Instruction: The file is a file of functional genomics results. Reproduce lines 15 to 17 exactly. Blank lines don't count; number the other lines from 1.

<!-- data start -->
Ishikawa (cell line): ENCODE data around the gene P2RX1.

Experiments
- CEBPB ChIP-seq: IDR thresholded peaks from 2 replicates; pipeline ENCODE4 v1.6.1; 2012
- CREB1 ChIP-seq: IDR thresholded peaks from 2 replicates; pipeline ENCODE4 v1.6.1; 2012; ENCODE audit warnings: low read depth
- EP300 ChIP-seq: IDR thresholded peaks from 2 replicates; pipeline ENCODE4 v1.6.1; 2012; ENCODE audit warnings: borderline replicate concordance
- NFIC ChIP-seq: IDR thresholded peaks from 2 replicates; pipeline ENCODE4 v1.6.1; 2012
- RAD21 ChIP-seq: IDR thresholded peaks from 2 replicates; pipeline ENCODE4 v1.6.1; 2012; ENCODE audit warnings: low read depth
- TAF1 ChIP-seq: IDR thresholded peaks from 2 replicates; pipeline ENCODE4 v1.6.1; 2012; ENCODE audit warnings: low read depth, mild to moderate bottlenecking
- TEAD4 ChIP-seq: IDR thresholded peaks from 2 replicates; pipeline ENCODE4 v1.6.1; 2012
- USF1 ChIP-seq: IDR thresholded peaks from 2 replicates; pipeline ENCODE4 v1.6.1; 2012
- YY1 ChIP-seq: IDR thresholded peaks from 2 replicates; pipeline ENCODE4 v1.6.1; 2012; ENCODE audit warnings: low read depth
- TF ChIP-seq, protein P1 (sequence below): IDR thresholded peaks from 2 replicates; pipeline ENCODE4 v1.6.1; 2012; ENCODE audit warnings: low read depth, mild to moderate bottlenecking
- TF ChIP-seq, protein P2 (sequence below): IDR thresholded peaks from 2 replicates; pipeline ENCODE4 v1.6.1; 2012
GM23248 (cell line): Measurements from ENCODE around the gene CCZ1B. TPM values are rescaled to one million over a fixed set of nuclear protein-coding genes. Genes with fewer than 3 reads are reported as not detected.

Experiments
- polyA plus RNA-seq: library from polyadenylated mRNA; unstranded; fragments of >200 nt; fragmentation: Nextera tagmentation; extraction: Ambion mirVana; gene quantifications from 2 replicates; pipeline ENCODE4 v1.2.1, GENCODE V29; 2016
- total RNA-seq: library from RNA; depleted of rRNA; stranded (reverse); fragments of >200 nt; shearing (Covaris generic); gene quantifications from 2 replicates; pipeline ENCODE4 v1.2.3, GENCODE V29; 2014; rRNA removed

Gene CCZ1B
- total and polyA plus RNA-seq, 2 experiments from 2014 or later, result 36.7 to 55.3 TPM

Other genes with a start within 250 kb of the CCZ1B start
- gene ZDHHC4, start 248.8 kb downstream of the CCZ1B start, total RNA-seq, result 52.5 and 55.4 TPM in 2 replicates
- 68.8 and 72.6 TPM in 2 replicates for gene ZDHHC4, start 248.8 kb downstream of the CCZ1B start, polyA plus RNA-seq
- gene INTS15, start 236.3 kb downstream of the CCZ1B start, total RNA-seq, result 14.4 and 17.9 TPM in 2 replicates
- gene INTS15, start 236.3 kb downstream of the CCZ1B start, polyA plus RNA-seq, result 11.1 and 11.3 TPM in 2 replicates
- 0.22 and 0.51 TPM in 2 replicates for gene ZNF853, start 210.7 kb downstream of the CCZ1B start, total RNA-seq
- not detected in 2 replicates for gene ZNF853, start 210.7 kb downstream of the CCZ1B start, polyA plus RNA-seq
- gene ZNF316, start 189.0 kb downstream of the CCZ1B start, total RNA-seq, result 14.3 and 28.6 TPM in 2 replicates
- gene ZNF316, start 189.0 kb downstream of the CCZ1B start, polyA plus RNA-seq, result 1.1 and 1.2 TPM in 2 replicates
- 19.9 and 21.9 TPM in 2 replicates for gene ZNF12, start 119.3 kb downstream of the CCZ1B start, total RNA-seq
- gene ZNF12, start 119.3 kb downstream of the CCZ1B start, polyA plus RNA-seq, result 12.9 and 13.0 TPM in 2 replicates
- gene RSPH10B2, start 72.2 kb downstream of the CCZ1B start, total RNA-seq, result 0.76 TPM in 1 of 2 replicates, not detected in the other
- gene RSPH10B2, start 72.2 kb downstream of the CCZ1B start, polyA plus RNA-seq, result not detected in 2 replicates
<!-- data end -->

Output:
Experiments
- polyA plus RNA-seq: library from polyadenylated mRNA; unstranded; fragments of >200 nt; fragmentation: Nextera tagmentation; extraction: Ambion mirVana; gene quantifications from 2 replicates; pipeline ENCODE4 v1.2.1, GENCODE V29; 2016
- total RNA-seq: library from RNA; depleted of rRNA; stranded (reverse); fragments of >200 nt; shearing (Covaris generic); gene quantifications from 2 replicates; pipeline ENCODE4 v1.2.3, GENCODE V29; 2014; rRNA removed